Shades of blue: The many different kinds of blue
There are dozens of different shades of blue in the world today, stretching from the softest baby blue to the deepest midnight blue. This cool and relaxing shade is one of the most versatile in the world, appearing in a host of different environments, from business branding to the natural world.
According to studies dating back to the 1940s, blue is the world’s favorite color, and it’s easy to see why. Shades of blue can be calming and soothing, or rich and powerful, depending on where you land in the spectrum.
It’s also worth noting we’re often exposed to this color on a regular basis, as we constantly see the blues of the sky, as well as natural bodies of water.
While it would be difficult to name all the kinds of blue in one article, we’re going to use this opportunity to cover a host of the most popular choices.
Here’s your complete guide to different shades of blue.
Different shades of blue: An introduction
Blue is one of the coolest colors in the spectrum, often associated with ice, water, and lower temperatures. We often find blue in nature in the form of the pale blue of the daytime sky or the rich blue of a pool of deep water.
Because of the presence of this color in many consistent areas throughout the world, we often see blue as serene and calm.
Blue is often viewed as a non-threatening color, which can also appear as traditional and conservative, depending on the hue. Commonly, this shade is seen as a symbol of reliability and stability, or peace and tranquility.
Blue is secure and orderly, and in the branding world, it can often convey a sense of trustworthiness and credibility.
In color psychology, all shades, no matter how popular, have positive and negative feelings linked to them. For instance, while cool shades of blue can be calming, their coldness is also often associated with feelings of aloofness or sadness.
Often considered the least appetizing color, blue is the color used by a number of weight loss companies. According to scientists, this is likely because we don’t see a lot of blue in the food landscape (aside from blueberries).
Blue can also be inspiring. While it lowers pulse rate and body temperature, studies have shown people can be more productive in blue rooms, perhaps because the color assists with reducing feelings of stress and tension.
Colors and names of shades of blue
The different shades of blue we’re going to cover today fall into several categories. As you might already know, blue has an entire spectrum of shades starting with the lightest, palest of colors, and running all the way to the deepest and darkest colors.
Mixed correctly, colors of blue can be extremely close to either white or black. Additionally, it’s possible to create different types of blue by mixing the shade with other complementary colors. For instance, there are numerous shades of grey-blue, purple-blue, and green-blue.
Today, we’re going to cover many of the components of the blue color palette, starting with the lightest shades.
Light shades in the blue color palette
Lighter shades of blue are often considered relaxing, calming, and soft. Depending on how you define “light blue”, you might include brighter shades, like electric blue, as well as traditionally pale shades of blue, like sky blue or baby blue.
Light blue is often the most calming color on the spectrum, as well as often coming across as sincere and reliable. The depth and mystery of darker blue isn’t as significant here, so we can enjoy a cleaner, more tranquil experience from these hues.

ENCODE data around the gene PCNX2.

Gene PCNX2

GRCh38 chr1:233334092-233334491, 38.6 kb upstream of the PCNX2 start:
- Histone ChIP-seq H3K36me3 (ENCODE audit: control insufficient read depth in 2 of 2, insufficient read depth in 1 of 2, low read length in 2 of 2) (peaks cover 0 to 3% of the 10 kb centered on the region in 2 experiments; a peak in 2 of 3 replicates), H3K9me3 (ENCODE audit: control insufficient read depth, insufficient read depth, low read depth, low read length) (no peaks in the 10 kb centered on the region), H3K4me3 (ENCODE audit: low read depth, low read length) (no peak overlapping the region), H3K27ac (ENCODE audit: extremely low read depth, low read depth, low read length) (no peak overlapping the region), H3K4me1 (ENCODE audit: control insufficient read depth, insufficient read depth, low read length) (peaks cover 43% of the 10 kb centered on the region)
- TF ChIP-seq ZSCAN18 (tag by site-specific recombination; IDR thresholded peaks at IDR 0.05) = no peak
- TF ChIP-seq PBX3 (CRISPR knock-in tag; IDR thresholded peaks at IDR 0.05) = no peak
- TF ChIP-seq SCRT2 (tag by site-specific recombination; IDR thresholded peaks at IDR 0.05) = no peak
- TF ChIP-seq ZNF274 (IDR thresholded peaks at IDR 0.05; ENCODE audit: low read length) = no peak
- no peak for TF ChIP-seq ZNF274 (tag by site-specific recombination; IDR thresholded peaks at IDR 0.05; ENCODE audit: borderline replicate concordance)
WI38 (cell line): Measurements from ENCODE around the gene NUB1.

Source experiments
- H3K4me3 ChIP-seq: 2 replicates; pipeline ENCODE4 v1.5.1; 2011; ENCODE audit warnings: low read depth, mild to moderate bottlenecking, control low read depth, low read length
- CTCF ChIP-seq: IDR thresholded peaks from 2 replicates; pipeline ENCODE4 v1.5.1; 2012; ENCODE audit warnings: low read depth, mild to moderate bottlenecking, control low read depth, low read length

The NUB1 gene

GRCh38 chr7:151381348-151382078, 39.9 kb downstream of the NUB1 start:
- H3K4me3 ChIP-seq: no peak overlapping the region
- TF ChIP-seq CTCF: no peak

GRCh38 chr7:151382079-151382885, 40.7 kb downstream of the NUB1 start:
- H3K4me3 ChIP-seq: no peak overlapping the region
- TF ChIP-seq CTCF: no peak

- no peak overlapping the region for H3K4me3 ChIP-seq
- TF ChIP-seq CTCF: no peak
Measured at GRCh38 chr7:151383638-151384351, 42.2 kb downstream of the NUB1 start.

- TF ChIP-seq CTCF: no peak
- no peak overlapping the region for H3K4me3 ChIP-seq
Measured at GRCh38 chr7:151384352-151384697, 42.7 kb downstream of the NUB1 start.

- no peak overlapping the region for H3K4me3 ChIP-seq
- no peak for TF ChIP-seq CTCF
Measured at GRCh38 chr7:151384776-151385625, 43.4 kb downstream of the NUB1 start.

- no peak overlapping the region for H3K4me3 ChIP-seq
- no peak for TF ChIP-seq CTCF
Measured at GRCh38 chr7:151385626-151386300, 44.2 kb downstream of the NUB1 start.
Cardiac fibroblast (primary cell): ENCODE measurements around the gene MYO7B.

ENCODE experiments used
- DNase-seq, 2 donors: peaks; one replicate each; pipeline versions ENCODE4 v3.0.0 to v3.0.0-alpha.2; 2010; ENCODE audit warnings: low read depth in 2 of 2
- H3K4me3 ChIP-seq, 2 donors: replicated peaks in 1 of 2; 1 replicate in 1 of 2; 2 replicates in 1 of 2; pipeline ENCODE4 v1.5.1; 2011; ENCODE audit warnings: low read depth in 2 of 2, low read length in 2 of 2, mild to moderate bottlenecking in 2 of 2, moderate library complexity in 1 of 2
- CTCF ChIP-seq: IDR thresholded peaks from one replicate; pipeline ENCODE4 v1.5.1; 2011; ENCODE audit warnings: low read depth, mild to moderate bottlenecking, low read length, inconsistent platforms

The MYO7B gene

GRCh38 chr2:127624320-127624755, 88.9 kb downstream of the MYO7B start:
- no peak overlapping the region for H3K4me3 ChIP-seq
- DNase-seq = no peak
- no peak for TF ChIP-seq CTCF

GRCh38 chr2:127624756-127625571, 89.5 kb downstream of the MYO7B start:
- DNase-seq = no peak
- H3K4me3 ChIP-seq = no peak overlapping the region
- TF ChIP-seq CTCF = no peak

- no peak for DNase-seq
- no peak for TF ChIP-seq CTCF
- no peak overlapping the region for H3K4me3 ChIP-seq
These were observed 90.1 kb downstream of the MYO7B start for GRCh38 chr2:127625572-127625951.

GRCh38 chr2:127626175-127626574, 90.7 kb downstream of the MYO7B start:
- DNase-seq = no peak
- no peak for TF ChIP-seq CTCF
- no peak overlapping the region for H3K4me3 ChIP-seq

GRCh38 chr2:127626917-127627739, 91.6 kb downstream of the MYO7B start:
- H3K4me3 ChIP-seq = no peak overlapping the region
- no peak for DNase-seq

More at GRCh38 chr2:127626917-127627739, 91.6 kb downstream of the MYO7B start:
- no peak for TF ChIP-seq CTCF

RGB 135, 206, 235
CMYK 43, 12, 0, 8
Easily one of the most popular blue hues, sky blue is a soft and relaxing color, intended to represent the infinite possibilities of the sky. This is a color seen frequently in rooms around homes, as well as in the branding world, as a tool for conveying credibility and reliability.
RGB 176, 224, 230
CMYK 23, 3, 0, 10
Powder blue is one of the paler shades of blue in the spectrum. This color is similar to a lot of grey-blues, as it has a colder tone to it. The color, like sky blue, is frequently associated with calmness and serenity, and it can be very relaxing, as it’s not as vibrant as other blues.
RGB 178, 255, 255
CMYK 30, 0, 0, 0
An interesting shade of light blue with an air of brightness to it, celeste is one of the more eye-catching of the light blue shades. This color is great for grabbing attention with a cool, fresh design.
This is a shade of blue more likely to be associated with refreshment than calming or relaxing emotions.
RGB 209, 234, 240
CMYK 13, 3, 0, 6
Similar to sky blue, but with extra grey elements, Columbia blue is a highly sophisticated shade, excellent for conveying ideas of trustworthiness and credibility. The cool and calming impact of this blue would make it an excellent choice for a company trying to offer peace of mind.
You’d be more likely to see Columbia blue in the branding world if you were creating an image for a health company or financial brand.
RGB 188, 212, 230
CMYK 18, 8, 0, 10
Beau blue is a soft grey-blue shade similar to Columbia blue. This shade is very cool and lacks a lot of the vibrancy of a lot of colors which are usually mixed with shades of purple and green. This may be a good choice if you’re looking for a blue with simplicity.
RGB 137, 207, 240
CMYK 43, 14, 0, 6
Baby blue is a slightly more intense shade of light blue, with a level of brightness to it. This is the kind of cool and refreshing color often used in association with the birth of a baby boy.
It’s this specific kind of blue which eventually led to blue being associated with boys, and pink being more commonly associated with girls.
Baby blue eyes
RGB 161, 202, 241
CMYK 33, 16, 0, 5
Baby blue eyes is a blue hue with a more natural edge to it. This color is closer to the kind of shade we’d likely see in a pair of human eyes. There are elements of grey and purple in this blue, which helps to give it an additional sense of depth and warmth.
Little boy blue
RGB 108, 160, 220
CMYK 51, 27, 0, 14